The Mystery of the Underhill Medal

How did a silver medal from 1847, awarded to R.T. Underhill for the grapes he grew on Croton Point, end up buried in a garden on Long Island? That’s what reader Mike S. wants to know. “Many years ago, possibly 25 or so,” he writes, “my grandfather was turning his garden in Shirley, New York. … Continue reading The Mystery of the Underhill Medal

Hidden in the Trees

This magnificent Hudson River School painting, Hook Mountain, Near Nyack, on the Hudson by Sanford Robinson Gifford, shows the view looking west from the southern shores of Croton Point. Hidden in the trees in the foreground is the rooftop and cupola of Richard T. Underhill’s Italianate villa, which he built in 1846 and christened “Interwasser”. … Continue reading Hidden in the Trees

The Season of the Vintage

Now that “Autumn is touching with wary finger the wealth of forest and orchard, and carefully-tended garden spots,” let’s open our copy of the New York Times—from October 23, 1862—and read the letter, The Season of the Vintage, the Croton Point Vineyards, to learn about the “commodious and cool” wine cellars, the clever “Yankee” solution … Continue reading The Season of the Vintage

Croton Cider—Then & Now

If you want to introduce kids to Croton’s agricultural heritage, take them to Thompson’s Cider Mill on a Saturday to watch proprietor Geoff Thompson and his crew turn bushels of heirloom and traditional apples into old-fashioned apple cider. They may not use the antique cider-making equipment that’s on display outside the mill, but the process … Continue reading Croton Cider—Then & Now

Ruins of the Underhill Wine Cellars

These undated photographs—probably taken in the 1920s or 1930s—show portions of what was then the ruins of the Underhill wine cellars on Croton Point. They were made by Leslie V. Case, who was superintendent of the Tarrytown Schools for more than 30 years. The photographs are glued to the pages of one of Case’s scrapbooks, … Continue reading Ruins of the Underhill Wine Cellars

You Need Not go to the Rhine to See Vineyards

In September 1859, The Gardener’s Monthly published an account of a trip to Croton Point, which the author says was “visited through the summer by numerous travellers, who are permitted to drive through the grounds.” We’re lucky that Dr. Underhill allowed such free access to his property because this brief article gives us tantalizing details … Continue reading You Need Not go to the Rhine to See Vineyards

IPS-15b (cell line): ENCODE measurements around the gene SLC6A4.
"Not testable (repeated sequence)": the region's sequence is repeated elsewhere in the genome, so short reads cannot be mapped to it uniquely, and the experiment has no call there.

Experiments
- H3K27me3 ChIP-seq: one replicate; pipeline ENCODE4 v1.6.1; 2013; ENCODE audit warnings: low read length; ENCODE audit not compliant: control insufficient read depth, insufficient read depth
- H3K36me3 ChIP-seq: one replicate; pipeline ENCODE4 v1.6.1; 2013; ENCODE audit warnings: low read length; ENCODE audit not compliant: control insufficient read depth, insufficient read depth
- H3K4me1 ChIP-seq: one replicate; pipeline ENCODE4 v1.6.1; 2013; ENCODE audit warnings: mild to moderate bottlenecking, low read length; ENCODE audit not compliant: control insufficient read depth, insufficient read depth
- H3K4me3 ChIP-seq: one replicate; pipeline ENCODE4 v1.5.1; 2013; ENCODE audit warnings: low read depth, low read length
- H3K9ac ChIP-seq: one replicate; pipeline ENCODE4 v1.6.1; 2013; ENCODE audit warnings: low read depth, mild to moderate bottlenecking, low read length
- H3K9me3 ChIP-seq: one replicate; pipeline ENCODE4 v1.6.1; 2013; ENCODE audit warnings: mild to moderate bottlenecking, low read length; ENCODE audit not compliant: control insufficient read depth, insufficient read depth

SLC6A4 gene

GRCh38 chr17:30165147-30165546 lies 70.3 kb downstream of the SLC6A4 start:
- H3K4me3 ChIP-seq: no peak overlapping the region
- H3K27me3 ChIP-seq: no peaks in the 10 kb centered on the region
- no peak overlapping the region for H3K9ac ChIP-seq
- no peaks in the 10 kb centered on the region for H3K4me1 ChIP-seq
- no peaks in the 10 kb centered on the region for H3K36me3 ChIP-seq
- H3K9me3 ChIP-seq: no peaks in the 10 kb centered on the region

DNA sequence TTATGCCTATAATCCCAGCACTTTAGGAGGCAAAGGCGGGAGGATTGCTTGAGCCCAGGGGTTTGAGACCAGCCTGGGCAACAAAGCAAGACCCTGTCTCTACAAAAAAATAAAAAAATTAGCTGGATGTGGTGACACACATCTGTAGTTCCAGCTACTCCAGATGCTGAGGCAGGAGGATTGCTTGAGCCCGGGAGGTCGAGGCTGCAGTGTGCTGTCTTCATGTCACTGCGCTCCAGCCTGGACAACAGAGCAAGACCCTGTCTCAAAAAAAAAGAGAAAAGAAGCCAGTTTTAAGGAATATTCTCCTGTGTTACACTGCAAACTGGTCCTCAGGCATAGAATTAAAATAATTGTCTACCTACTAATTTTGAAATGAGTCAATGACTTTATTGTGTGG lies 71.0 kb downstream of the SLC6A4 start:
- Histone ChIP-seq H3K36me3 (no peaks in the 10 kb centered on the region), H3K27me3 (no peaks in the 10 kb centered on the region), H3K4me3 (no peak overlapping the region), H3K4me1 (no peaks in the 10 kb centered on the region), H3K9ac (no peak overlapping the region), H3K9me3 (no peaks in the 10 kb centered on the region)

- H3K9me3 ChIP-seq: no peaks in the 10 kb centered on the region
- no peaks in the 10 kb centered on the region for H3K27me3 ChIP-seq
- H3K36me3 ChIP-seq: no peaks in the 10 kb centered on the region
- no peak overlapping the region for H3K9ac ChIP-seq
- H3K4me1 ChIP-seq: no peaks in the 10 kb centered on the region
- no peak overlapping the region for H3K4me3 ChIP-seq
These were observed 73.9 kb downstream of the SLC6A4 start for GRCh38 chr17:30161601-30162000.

Croton Point, 1898

This fascinating map of "Teller's Point or Croton Point" was drawn by Edward Hagaman Hall for an article published in the March, 1898 issue of the magazine The Spirit of '76. In addition to recording the roads and buildings, Hall provided a numbered key (see below) to points of historic interest. Edward Hagaman Hall was … Continue reading Croton Point, 1898

Dr. Underhill, a Patriarch and a Man of Renown

"Among all the rich and luscious terrestrial fruits which gladden the heart of man and delight his taste and renovate his health," wrote the Eclectic Magazine in April, 1864, "none surpass in variety and value the fruit of the vine. . . . In all ages and in all countries, where the soil and climate … Continue reading Dr. Underhill, a Patriarch and a Man of Renown

R. T. Underhill—Doctor, Winemaker, and Investor in the First New York City Elevated Railway

The amazing thing about searching with Google is that not only can you find a needle in the internet haystack—sometimes you find needles you weren't even looking for, like this story of Richard T. Underhill's involvement in the West Side and Yonkers Patent Railway Company, the company that began the New York City transportation system. First … Continue reading R. T. Underhill—Doctor, Winemaker, and Investor in the First New York City Elevated Railway

The Underhill Vineyards, 1867

In October 1867, Harper's Weekly published a full-page wood engraving of the Underhill vineyards. Entitled "Gathering Grapes—An October Scene on the Hudson," the image takes us back to the time when Richard T. Underhill was the "grape king" of Croton Point. How significant were the Underhill vineyards? In his multi-volume History of Wine in America, … Continue reading The Underhill Vineyards, 1867